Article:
Note: In this sense I’m not talking about the casual pirate who might download a book or two if she comes across it, and I’m certainly NOT talking about people who might share a book with a few friends, (I don’t even consider those people pirates), I’m talking about the people who upload dozens of book and spout nonsense rhetoric like “information wants to be free.”

  54. roslynholcomb
    Feb 01, 2010 @ 10:47:16

    @Jody W.: Well, Jane’s made it clear she doesn’t want us here. Presumably there’s a method to the madness.

  55. Janie
    Feb 01, 2010 @ 10:52:20

    Here’s a good link.

    Everyone check it out.

  56. Jane
    Feb 01, 2010 @ 10:52:33

    @Jody W. I’m not saying it’s shameful. I totally acknowledge that the current advance system is better for the author if it can be achieved. But, as a reader, I don’t have to want to support that in higher prices. I don’t think authors are lazy bastards and I’m sorry if I conveyed that to you.

    What I do believe is that if the digital market achieves a 30% market share, it is much easier for authors to sell direct. This will require more work on their behalf but also more profitability. If authors don’t want to go that route, there will no doubt be other options, but I would like to see more reasonable pricing in ebooks for what I am getting in terms of value (my perceived value).

  57. Jane
    Feb 01, 2010 @ 10:54:06

    @roslynholcomb Really? I’m sorry that you feel that way. My viewpoints and interests may not mesh with yours and you may find that because of that this site doesn’t represent you as well as you would like, but I wasn’t aware that I was telling you not to read or participate here.

  58. roslynholcomb
    Feb 01, 2010 @ 10:57:04

    @Jane: Jane, you said you wish there weren’t so many authors on this blog. I would think that by definition that would mean you don’t want us here.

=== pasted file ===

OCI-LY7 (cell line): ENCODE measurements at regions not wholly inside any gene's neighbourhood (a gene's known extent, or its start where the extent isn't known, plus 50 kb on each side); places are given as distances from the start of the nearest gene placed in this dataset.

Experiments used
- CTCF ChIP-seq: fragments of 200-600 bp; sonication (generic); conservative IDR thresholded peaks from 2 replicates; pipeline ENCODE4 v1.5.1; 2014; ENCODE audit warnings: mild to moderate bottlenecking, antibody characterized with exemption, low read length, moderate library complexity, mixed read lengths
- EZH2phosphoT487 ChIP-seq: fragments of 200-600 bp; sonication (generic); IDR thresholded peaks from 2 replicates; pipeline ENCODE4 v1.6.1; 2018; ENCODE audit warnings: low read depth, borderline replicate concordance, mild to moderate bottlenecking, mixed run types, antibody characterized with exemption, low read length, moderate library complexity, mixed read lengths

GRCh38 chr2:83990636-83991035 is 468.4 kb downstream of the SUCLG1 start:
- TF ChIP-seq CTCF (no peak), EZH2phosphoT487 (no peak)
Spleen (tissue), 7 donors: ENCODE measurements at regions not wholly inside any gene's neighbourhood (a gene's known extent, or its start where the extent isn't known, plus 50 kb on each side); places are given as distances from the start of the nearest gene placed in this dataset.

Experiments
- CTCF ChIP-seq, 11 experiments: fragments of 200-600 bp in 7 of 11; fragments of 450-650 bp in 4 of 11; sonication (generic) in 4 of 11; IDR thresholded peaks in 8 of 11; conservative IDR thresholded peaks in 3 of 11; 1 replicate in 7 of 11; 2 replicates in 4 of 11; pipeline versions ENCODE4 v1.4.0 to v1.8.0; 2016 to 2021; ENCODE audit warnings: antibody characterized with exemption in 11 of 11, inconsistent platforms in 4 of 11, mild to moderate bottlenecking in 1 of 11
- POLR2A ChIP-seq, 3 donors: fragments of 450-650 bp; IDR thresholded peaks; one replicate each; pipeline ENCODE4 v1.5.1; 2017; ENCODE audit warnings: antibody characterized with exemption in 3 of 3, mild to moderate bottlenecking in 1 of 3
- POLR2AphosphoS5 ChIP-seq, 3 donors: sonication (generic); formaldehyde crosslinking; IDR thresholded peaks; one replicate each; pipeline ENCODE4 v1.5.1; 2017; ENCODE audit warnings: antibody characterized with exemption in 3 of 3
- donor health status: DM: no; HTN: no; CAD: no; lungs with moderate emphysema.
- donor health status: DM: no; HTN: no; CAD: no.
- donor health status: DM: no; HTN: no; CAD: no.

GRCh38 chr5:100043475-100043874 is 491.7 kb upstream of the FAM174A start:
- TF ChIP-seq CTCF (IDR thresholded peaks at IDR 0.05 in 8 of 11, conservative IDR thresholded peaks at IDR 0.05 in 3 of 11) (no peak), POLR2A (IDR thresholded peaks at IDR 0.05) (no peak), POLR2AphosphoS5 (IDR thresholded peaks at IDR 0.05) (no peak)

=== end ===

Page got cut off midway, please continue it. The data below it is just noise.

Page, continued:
I have no problem with the fact that our goals and interests don’t mesh, but this thread has demonstrated a level of animosity and antipathy toward authors that I don’t think the situation warrants. After all, authors don’t set the prices and have little to do with the sale of e-books. I totally get that readers want lower prices, hell, I’m a reader too.

  59. Jane
    Feb 01, 2010 @ 11:03:36

    @Janie I do think about the big picture. The big picture for Macmillan is that they need to preserve the hardcover and at a certain price point in order to make their business profitable. Their actions are designed to promote the hardcover sales. Thus when they say that the 9.99 price point isn’t sustainable, it is because Macmillan is concerned that the 9.99 price point reduces the value of the hardcover. The 9.99 ebook price point is sustainable but not under their current business model.

    John Seargent, the CEO of Macmillan, acknowledges in an interview that is available online, that the growth in the publishing market is almost zero. Thus, any amelioration of the existing business model, any movement away from hardcover purchases, decreases the already small profit margin. Macmillan has no desire to experiment with ebook pricing for the benefit of the digital market. The pricing experimentation will be designed to further print book sales, particularly hardcover print book sales.

    I understand all this but I don’t have to agree with it because essentially, as an ebook reader, I would be subsidizing the traditional hardcover print market.

  60. Janie
    Feb 01, 2010 @ 11:03:54

    I love this one and have to share it. Why don’t you lovely ladies at DA analyze it.

  61. Victoria Dahl
    Feb 01, 2010 @ 11:04:57